Hennig (paired with cap-and-gown adorned poet Lanny "The Genius" Poffo, who only spoke in poetic verse) eventually debuted and embarked on a long winning streak, defeating such greats as Jimmy Snuka and the Blue Blazer, as well as countless WWF jobbers like Iron Mike Sharpe and the Duke of Dorchester. Henning also beat Terry "Red Rooster" Taylor, pictured here without his dignity:After working his way through the WWF's job squad, Mr. Perfect was ready for the big time. Now, logic would dictate that a fresh, talented new wrestler with an awesome gimmick and fantastic crowd reactions would be given a championship belt over an aging, stale wrestler who missed half his shows filming such movies as "No Holds Barred" and "Suburban Commando." Logic however would be wrong, as the insecure Hogan refused to cede his title to the talented Hennig, citing "creative control." Hennig and Hogan feuded for much of 1989 (including one memorable instance where Hennig and Lanny Poffo smashed Hogan's belt with a hammer), but Hennig never received the belt, and soon ended up suffering his first loss to Hogan lackey Brutus "The Barber" Beefcake at Wrestlemania VI.
Hennig was soon given the lower-regarded Intercontinental Title, winning it from Tito Santana in 1990. Hennig would lose that belt a few months later to Texas Tornado Kerry Von Erich, but regained it when WWF officials realized they couldn't trust Von Erich to not take cocaine for five minutes. Hennig would hold the Intercontinental title for the next 280 days, but suffered a debilitating back injury while doing so. A nearly-crippled Mr. Perfect dropped the belt to Bret Hart at Summerslam 1991 in what is considered one of the greatest matches in wrestling history.Hennig’s back injury would limit him for the rest of his career, and forced him to take the next year off, in which he served as a color commentator for TV broadcasts and serving as the “Executive Consultant” to Ric Flair in his short-lived WWF run. Before returning to wrestling, Hennig took out a large insurance policy with Lloyds of London, which he soon collected on after an inexperienced Lex Luger re-injured Mr. Perfect's back in a 1993 match. Hennig wouldn’t wrestle again until 1997, and resumed a full-time schedule upon signing with WCW in 1997.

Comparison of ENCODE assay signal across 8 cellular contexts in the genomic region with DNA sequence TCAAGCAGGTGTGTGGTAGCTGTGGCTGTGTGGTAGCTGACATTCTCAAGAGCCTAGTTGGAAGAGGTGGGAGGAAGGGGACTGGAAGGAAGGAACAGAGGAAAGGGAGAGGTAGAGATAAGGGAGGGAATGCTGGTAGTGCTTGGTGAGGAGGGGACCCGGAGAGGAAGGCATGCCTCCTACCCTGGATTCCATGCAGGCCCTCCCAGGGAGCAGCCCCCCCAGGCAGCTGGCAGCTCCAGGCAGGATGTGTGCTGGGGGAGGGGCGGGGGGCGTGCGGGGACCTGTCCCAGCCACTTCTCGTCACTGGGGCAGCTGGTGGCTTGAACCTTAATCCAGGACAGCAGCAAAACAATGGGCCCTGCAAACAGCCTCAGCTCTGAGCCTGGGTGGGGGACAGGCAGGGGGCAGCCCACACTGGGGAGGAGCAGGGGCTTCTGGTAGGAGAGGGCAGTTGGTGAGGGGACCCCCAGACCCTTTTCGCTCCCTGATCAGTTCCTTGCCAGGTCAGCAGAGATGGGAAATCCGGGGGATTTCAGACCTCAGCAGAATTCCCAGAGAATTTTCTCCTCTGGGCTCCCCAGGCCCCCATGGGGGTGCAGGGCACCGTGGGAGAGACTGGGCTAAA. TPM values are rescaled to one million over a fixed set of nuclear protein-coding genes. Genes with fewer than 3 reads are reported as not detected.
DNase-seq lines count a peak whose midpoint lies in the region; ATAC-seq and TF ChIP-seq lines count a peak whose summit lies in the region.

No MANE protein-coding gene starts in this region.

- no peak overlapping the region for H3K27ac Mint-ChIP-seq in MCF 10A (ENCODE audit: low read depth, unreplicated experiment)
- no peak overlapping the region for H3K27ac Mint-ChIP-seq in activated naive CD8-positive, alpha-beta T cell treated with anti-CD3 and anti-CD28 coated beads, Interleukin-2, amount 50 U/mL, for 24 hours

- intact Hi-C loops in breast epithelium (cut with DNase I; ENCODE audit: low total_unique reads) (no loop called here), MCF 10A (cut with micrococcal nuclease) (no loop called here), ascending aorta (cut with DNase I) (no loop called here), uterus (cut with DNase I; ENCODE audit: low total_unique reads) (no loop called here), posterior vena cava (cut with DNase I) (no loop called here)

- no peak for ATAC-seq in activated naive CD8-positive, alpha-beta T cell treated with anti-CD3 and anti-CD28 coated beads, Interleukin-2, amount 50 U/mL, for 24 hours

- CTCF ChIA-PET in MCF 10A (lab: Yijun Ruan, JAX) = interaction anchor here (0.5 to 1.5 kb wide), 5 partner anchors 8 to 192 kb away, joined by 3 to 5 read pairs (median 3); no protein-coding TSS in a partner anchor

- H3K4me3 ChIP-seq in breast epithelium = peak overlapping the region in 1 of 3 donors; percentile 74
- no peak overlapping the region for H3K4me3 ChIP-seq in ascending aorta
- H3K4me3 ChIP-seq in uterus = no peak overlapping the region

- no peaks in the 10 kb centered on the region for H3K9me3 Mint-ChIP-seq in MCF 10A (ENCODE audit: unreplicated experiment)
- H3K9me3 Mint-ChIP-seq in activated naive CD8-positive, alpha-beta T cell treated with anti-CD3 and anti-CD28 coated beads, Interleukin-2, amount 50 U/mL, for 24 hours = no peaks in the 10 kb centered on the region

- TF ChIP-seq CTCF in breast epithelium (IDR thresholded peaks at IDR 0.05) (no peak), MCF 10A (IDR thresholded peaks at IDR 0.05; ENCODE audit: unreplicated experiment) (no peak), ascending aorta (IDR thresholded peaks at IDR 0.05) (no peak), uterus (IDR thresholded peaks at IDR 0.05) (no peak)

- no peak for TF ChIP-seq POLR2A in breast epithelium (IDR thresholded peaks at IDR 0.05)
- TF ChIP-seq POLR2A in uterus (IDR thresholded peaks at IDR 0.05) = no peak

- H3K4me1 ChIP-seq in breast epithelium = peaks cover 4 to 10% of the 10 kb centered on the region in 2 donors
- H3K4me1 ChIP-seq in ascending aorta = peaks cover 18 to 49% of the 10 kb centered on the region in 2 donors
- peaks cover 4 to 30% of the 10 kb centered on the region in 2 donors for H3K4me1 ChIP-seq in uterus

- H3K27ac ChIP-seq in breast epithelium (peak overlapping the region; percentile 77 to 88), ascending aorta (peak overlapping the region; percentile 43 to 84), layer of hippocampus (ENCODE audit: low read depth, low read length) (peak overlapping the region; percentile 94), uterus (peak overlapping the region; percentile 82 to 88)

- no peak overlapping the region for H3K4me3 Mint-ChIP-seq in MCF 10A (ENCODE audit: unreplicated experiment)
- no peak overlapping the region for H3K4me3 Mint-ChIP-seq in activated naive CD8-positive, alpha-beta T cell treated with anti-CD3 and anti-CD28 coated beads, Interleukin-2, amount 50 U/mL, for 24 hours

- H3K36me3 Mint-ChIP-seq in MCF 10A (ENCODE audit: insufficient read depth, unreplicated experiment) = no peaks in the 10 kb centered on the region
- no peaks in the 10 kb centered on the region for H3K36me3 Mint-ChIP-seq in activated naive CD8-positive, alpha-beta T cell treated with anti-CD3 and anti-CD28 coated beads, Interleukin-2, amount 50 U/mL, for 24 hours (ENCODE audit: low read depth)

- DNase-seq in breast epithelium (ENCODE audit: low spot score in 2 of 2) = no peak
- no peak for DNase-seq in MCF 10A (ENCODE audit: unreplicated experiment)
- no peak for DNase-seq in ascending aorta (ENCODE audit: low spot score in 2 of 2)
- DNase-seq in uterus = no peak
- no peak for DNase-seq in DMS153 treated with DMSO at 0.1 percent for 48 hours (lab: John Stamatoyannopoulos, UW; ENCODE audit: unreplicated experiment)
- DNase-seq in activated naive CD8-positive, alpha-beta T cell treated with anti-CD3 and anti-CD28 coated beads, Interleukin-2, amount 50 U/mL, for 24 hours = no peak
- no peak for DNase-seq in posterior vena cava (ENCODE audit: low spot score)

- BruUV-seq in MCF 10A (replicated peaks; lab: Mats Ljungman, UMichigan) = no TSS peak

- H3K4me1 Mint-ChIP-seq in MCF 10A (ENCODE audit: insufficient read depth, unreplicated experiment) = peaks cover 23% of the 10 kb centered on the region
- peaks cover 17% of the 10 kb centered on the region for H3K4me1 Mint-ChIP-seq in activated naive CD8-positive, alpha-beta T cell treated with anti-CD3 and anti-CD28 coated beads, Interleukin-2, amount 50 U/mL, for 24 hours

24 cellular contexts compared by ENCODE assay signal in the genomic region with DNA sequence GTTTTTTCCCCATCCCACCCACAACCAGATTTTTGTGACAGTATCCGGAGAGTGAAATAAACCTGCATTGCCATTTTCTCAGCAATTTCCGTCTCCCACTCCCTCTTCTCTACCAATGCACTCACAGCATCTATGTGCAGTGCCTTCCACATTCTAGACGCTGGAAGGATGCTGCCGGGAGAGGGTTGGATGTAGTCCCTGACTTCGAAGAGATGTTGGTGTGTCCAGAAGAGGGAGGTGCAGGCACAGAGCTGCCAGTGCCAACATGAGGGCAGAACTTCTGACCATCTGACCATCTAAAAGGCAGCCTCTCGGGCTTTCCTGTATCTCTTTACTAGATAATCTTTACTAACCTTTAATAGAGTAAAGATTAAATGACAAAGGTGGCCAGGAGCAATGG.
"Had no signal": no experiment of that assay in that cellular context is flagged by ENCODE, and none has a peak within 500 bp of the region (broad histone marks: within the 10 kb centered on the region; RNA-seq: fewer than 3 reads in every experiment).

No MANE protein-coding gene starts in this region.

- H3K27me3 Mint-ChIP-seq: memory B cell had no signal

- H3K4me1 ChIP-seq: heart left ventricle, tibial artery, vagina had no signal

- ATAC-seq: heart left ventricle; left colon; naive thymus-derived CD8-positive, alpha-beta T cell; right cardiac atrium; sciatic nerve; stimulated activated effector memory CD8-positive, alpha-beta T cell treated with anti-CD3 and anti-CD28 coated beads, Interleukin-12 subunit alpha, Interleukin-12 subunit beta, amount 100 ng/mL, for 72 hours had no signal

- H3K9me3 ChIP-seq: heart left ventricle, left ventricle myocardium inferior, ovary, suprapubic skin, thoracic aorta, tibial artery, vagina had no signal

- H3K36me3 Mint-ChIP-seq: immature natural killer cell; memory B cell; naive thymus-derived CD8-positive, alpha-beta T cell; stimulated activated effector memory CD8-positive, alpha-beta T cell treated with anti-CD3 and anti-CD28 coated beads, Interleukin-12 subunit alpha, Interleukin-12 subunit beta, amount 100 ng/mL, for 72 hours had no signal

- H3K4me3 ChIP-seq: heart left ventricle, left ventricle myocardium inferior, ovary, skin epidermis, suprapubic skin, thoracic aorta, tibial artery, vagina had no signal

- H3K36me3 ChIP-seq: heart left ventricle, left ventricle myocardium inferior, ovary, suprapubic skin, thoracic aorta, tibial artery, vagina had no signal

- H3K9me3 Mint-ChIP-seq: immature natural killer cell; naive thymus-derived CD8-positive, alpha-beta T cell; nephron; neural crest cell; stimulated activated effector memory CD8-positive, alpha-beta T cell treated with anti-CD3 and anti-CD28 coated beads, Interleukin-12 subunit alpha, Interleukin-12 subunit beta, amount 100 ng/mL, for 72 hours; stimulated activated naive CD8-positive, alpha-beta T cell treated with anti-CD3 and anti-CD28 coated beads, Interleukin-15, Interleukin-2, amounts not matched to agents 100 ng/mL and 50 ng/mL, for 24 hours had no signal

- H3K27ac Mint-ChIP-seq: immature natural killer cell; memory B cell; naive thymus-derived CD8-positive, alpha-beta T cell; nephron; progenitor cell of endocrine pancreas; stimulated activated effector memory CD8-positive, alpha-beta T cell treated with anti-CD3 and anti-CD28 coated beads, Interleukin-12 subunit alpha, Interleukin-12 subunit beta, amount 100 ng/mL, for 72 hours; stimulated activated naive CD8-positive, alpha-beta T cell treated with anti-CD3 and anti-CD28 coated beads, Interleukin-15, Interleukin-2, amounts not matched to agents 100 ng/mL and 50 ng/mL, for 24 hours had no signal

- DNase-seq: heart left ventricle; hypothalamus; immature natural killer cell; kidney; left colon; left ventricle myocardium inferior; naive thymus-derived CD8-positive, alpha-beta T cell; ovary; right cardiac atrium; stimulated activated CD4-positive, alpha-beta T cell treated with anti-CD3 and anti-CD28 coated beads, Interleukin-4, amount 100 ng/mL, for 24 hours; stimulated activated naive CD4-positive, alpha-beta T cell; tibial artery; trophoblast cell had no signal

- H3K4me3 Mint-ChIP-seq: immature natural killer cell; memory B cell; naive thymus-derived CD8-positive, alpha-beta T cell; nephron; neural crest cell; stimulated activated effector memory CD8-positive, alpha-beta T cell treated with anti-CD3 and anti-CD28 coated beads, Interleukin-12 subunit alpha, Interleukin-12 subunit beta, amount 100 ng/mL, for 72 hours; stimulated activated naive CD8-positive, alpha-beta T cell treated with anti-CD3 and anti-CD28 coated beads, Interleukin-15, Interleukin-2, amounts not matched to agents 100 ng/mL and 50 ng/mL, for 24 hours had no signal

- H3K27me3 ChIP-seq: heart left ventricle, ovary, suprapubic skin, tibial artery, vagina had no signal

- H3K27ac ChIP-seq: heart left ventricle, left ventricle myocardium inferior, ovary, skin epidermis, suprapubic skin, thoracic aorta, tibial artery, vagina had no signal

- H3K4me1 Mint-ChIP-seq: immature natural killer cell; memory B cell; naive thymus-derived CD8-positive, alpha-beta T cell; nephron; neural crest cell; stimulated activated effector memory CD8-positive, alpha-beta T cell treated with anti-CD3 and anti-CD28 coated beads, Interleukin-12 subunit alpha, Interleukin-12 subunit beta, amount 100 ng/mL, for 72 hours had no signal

Hennig’s matches in WCW weren’t especially memorable, as injury and years away from the ring led to Henning being a shell of what he once was as a wrestler. He however did leave one lasting WCW legacy in his tenure, which came in the company’s waning months. Hennig had joined a group called the “West Texas Rednecks,” who feuded with members of Master P’s No Limit Soliders (seriously, this happened). Hennig and his cohorts recorded a song during this time that got serious country music radio airplay, entitled “Rap is Crap.”
After WCW folded, Hennig had a short-lived WWF stint in 2002, which ended after he tried to beat up Brock Lesnar on an airplane. Hennig was found dead in a
(look, a Boston sports connection!)Some may call him another wrestling statistic, dead long before his time. Others may look at his injury-riddled career and brand him a waste of talent and potential. Most of us however remember the Curt Hennig whose football, basketball, bowling, horseshoes and wrestling skill could be summed up in only one word: Perfect.